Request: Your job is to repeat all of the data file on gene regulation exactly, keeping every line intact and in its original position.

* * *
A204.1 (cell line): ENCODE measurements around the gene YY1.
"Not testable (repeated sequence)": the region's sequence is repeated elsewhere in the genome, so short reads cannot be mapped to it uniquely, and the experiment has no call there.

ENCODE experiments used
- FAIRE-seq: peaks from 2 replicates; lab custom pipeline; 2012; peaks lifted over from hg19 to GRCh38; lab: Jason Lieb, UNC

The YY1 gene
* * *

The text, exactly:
A204.1 (cell line): ENCODE measurements around the gene YY1.
"Not testable (repeated sequence)": the region's sequence is repeated elsewhere in the genome, so short reads cannot be mapped to it uniquely, and the experiment has no call there.

ENCODE experiments used
- FAIRE-seq: peaks from 2 replicates; lab custom pipeline; 2012; peaks lifted over from hg19 to GRCh38; lab: Jason Lieb, UNC

The YY1 gene